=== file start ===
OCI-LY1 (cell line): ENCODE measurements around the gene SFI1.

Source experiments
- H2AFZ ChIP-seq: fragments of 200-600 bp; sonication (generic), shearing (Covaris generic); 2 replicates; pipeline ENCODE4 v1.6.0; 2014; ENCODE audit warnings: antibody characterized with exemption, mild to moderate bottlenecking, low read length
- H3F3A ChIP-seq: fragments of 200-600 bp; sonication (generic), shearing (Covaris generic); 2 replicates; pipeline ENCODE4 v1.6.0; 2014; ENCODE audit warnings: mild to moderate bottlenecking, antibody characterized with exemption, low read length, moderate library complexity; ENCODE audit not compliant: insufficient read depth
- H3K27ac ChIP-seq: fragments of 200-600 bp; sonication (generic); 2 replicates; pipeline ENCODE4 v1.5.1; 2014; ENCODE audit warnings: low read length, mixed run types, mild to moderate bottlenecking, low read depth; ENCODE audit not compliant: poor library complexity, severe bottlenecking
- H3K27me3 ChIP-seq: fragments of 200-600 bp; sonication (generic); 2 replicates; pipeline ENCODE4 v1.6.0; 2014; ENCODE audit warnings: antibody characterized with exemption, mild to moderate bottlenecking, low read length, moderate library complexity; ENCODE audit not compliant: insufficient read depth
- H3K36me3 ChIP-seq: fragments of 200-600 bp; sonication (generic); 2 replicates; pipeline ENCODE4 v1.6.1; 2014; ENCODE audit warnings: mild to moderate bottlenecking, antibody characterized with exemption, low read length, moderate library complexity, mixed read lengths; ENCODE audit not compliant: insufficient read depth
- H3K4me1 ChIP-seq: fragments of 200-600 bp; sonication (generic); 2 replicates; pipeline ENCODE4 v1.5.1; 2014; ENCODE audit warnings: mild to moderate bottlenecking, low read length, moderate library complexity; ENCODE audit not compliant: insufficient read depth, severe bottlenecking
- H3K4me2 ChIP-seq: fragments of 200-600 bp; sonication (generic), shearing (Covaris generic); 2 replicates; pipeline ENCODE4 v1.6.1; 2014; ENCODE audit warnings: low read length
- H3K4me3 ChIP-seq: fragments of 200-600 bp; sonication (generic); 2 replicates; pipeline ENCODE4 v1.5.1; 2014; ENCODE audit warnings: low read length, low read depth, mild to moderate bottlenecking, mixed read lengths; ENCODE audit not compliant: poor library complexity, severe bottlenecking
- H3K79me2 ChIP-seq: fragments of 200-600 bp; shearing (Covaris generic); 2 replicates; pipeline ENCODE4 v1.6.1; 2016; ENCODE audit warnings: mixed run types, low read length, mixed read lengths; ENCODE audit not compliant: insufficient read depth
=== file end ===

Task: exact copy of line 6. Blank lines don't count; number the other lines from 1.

- H3K27me3 ChIP-seq: fragments of 200-600 bp; sonication (generic); 2 replicates; pipeline ENCODE4 v1.6.0; 2014; ENCODE audit warnings: antibody characterized with exemption, mild to moderate bottlenecking, low read length, moderate library complexity; ENCODE audit not compliant: insufficient read depth